However, over 60,000 WordPress plugins are available, and more are released every day. Plus, installing too many plugins can cause slow website loading speeds, so you want to avoid adding too many of these plugins.
To help you limit your installed plugins to only the most worthy, I’ve compiled this list of the 29 best WordPress plugins categorized by what they’re good for.
This list comes from my more than 12 years of experience building WordPress websites and working closely with my WordPress developer.
First up, we have some plugins to help you design and add specific functionalities to your WordPress website.
Cost: Free ($59/year for premium)
- Building a website theme with drag-and-drop editing
- Easily creating custom landing pages
Elementor is awesome for anyone who wants a custom-looking website without learning how to code or being limited to a pre-built theme. But it also has pre-built themes you can customize to streamline the process.
Be aware that using any kind of drag-and-drop editor like this will slow down your site.
Useful for: Turning your WordPress website into an e-commerce store
WooCommerce is the best plugin to start an e-commerce business on your WordPress website. It allows you to easily create product pages and collections.
You can combine it with WooCommerce Payments to easily collect customer payment information.
Advanced Custom Fields Pro
Cost: $49/year for a single site
Useful for: Creating custom widgets to use anywhere on your site
If you know how to code, Advanced Custom Fields Pro allows you to take full control over your WordPress edit screens and custom field data.
Cost: Free ($49–$399/year for premium)
Useful for: Inserting code into your headers and footers
Formerly called Insert Headers and Footers, WPCode is the easiest way for non-developers to add code snippets anywhere on their website.
For example, you may have to add a code snippet to your website’s header to connect it with Google Analytics or to add the Facebook Remarketing Pixel.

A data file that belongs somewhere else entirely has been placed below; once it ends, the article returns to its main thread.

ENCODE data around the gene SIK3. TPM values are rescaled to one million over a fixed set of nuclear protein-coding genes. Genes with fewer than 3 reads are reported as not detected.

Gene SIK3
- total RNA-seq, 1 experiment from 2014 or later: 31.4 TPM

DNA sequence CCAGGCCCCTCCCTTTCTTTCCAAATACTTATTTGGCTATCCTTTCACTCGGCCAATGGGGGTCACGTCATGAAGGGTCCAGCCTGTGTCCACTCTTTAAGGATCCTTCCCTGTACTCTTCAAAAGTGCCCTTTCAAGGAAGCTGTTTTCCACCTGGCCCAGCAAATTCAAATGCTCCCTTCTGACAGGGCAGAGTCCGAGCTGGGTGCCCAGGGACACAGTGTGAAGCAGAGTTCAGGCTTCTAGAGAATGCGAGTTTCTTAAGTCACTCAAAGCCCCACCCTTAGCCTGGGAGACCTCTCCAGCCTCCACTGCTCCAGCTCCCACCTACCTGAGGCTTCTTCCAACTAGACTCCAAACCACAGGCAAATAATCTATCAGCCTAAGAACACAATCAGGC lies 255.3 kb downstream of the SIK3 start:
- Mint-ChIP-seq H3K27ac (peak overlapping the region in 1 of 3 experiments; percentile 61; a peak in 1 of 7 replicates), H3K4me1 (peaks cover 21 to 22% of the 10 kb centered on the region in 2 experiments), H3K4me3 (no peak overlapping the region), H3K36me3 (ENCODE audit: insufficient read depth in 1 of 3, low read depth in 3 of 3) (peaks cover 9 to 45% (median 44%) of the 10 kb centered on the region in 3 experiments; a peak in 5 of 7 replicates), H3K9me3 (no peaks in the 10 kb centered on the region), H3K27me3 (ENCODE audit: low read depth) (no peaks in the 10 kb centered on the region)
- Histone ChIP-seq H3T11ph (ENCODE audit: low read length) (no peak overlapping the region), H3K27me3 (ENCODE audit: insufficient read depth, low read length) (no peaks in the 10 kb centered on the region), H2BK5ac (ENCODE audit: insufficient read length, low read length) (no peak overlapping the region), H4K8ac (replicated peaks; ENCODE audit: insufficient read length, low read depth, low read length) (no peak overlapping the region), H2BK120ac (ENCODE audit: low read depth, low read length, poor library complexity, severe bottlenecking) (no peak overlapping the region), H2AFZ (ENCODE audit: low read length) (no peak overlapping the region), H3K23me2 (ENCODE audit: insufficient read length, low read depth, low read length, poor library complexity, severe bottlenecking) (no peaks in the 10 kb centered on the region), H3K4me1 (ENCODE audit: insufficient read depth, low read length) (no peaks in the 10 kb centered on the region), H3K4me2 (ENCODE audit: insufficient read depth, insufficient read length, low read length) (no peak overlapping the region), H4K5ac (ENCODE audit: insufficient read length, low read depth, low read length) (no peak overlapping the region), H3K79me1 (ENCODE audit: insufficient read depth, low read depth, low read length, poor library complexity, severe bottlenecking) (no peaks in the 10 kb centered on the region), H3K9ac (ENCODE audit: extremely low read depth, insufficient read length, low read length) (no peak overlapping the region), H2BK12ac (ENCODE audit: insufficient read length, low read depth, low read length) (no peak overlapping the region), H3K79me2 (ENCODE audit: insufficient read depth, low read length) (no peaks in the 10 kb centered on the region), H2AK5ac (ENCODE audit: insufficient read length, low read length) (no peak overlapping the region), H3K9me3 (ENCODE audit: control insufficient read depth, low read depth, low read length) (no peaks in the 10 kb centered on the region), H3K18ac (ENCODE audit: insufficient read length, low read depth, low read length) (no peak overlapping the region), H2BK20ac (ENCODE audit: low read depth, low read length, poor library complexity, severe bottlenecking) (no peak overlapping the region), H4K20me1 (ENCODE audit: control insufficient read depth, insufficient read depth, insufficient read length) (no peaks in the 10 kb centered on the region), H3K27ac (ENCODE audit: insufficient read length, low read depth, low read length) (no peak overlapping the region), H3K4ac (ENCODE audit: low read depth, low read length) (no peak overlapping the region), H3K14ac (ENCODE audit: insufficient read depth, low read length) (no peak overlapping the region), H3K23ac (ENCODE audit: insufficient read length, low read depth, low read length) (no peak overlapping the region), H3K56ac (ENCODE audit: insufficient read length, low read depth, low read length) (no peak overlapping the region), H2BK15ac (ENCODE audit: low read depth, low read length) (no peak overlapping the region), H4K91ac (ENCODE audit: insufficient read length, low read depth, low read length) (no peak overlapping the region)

- Creating forms for contact pages, newsletter sign-ups, and more
- Building surveys for your site visitors
WPForms is a drag-and-drop WordPress form editor. It’s super intuitive and easy to use.
Cost: €89/year (~USD 95)
Useful for: Translating your website into other languages
TranslatePress makes it easy to create translated versions of your website in other languages. It also automatically adds the hreflang tags for each language, so it’s also good for SEO.
Cost: Free (varying premium plans starting at $19.99/month)
Useful for: Adding a live chat feature to your site
Formilla is a live chat plugin for WordPress. You can offer live chat support or use it to answer visitors’ questions automatically using a bot—although that may annoy them.
Next up, we’ve got a whole suite of plugins that help you make your website more secure and easier to manage. WordPress sites are often vulnerable to hacking, so these are important.
Cost: Free ($119/year for premium)
Useful for: Keeping your website safe from hackers and malware
Wordfence adds a robust firewall and malware scanner to protect your site from hackers and malicious software. You can also use it to add two-factor login authentication, have rate limiting, and run security diagnostics on your site—to name a few of the features.
Cost: Free ($119/year for premium)
Useful for: Backing up your WordPress website
It’s important to back up your website every so often to avoid losing your content in the event of a plugin clash, hack, or even accidental deletion. UpdraftPlus makes this easy for you.
Cost: Free ($50/month for premium)